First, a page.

|THE PROOF is a weekly roundup showcasing local creatives. A column for creatives to share their story and work, in a unique, concise format: each creative shows 8 pictures and answers 8 questions. Past participants include Bob Kronbauer, Omer Arbel, Hannah Georgas, Carson Ting, Lizzy Karp, Andy Dixon, Graeme Berglund, Karen Duncan of VOKRA – all living in Vancouver.|
I met Steven almost 10 years ago, we were great friends and 3 years later we were partners. I got to see him grow as a man and experience his journey as a furniture maker, sculptor and artist.
Steven gets some of his inspiration while walking through Stanley Park, the seawall and city streets. A bridge, the side of a mountain, the calm ocean on a rainy day, the boats and the buildings will come up in his works in subtle and original ways. He is revered for his incredible attention to detail and professionalism. As a perfectionist he can also be tortured at times by deadlines but always somehow blows peoples mind with his final vision. I am so proud of him to have followed his heart and left a very lucrative and safe job in the corporate world to live a life of passion and purpose. Steven is an example for all of us that to choose what we love is to become a better person and his art adds so much beauty to our world.
1. Bronze figures for future pieces.
2. One of Gary and Barb’s custom Bonsai planters in Olympic Village. I meet so many interesting people doing what I do.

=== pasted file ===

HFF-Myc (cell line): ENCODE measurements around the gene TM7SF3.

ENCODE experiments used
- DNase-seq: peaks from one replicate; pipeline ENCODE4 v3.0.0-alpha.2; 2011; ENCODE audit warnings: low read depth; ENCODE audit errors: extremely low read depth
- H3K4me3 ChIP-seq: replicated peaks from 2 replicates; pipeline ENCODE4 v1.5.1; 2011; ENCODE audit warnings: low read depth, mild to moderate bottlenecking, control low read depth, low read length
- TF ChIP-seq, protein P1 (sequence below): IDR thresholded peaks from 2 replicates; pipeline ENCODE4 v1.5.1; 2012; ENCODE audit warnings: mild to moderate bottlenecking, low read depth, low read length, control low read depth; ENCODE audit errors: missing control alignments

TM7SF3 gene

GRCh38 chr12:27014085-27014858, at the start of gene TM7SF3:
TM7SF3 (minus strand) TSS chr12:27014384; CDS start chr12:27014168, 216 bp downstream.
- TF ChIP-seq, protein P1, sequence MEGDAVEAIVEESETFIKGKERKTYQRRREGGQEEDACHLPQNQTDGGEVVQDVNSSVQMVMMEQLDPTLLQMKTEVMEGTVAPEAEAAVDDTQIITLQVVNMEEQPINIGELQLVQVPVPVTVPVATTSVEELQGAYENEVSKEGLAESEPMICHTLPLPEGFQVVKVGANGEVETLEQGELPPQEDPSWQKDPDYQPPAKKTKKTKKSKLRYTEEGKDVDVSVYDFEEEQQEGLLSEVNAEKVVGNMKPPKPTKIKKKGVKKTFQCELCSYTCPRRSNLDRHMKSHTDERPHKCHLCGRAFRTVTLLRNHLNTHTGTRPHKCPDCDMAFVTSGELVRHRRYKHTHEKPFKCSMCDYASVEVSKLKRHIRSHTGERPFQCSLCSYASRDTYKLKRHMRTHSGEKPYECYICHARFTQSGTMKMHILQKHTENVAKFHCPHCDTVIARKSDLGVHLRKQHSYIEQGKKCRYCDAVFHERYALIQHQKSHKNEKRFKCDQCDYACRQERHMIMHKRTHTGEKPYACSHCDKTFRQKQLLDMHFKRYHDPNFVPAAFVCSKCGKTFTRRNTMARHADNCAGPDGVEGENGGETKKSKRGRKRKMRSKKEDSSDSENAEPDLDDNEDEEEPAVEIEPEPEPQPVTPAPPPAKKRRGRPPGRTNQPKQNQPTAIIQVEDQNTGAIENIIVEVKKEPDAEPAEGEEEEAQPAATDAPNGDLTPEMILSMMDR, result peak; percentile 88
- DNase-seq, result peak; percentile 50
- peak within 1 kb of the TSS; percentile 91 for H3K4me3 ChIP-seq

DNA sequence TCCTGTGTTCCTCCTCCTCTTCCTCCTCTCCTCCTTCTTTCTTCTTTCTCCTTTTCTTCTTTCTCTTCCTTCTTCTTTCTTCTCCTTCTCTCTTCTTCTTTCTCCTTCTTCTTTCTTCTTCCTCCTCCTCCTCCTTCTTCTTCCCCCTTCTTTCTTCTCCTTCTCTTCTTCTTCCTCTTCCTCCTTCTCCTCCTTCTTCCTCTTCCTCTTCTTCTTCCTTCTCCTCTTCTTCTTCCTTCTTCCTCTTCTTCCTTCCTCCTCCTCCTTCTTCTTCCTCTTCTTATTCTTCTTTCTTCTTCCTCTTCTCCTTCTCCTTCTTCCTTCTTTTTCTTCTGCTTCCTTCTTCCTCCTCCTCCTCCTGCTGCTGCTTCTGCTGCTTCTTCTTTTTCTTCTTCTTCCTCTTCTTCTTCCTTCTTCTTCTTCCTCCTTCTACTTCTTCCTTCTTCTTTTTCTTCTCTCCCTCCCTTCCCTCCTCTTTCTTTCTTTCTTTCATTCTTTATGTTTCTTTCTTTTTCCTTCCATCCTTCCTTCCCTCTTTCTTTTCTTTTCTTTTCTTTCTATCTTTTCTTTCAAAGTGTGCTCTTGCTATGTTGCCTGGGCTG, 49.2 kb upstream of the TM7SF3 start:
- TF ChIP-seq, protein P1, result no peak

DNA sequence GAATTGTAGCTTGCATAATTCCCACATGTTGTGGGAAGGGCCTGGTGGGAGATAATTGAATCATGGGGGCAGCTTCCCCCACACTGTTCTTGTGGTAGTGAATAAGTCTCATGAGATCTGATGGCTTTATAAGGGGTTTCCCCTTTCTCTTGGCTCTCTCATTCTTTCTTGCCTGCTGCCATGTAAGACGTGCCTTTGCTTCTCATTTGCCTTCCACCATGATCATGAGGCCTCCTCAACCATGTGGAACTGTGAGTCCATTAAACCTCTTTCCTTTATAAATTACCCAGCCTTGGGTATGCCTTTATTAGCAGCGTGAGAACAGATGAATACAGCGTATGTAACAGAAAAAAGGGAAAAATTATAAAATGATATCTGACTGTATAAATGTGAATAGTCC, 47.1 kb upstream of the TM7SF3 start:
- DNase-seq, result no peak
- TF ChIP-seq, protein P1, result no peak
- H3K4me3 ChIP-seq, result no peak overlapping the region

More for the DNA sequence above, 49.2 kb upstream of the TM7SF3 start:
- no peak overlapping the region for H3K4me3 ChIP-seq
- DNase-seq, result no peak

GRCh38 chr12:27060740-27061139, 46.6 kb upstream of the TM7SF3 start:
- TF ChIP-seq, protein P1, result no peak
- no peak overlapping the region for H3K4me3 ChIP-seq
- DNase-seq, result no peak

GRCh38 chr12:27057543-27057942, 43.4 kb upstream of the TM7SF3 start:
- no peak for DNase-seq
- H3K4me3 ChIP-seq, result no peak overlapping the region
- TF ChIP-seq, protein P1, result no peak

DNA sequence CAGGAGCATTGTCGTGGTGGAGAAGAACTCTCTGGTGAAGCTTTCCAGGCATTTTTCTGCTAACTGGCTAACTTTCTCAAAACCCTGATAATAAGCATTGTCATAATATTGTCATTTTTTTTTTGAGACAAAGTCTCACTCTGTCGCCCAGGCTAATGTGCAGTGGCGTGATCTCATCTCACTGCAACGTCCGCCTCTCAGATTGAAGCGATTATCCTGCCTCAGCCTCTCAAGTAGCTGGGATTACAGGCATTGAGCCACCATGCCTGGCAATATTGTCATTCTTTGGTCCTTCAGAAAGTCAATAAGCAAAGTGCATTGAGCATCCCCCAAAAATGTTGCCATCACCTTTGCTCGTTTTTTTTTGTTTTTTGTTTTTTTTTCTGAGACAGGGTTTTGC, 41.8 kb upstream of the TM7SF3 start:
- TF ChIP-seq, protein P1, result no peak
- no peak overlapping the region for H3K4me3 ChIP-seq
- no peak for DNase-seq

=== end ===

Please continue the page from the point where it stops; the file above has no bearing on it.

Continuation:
3. Man on Edge Sculpture. Current work.4. This is the entrance to my studio. You never now what to expect when arriving.
5. Detail of one of my Concrete Relief drawings.
6. Summer !. I dare say it has arrived. I love riding the seawall on my bike.
7. My faithful mixer. Never says no.
8. The Bentall columns. A personal favorite and one of the first pieces I ever made.
1. What neighborhood do you live in and why?
I live in the West End, Vancouver.
2. What do you do and where?
I make concrete furniture, sculpture and paintings. I have been working out of a studio in 1000 Parker street in East Vancouver for over 12 years now. woodstonedesign.ca
3. How did you come to be sculptor? What drew you into sculpture?
Every year I participate in the Eastside Culture Crawl. It’s a time that I push myself to explore new work. I had been doing concrete relief drawings with human figures that were 2 dimensional. It was a natural progression to bring the drawings into a 3D perspective. I quickly realized I could capture a more accurate interpretation of my ideas and began sculpting.
4. Could you describe your process?
It usually begins with walking and seeking quiet. When I have an idea I usually sketch it out loosely. I then typically start mocking up concepts with various materials around the shop followed by exact execution when happy. A lot of my furniture is large scale and heavy. I need to get it right the first time.
5. What is your most cherished tool?
My 12 cubic foot concrete mixer. My first mixer was one of those small orange ones that don’t hold much. I pushed that little guy until the welds broke and I lost a mix on the floor. Any tool that helps save my back is a friend of mine.
6. Which of your designs are you most excited about right now and why?
I’m very excited about my Man On Edge sculptures. They have opened a new door of curiosity and discovery.
7. If you weren’t an artist, what would you want to be?
Well, according to my Kindergarten report card I have always wanted to be a flight stewardess.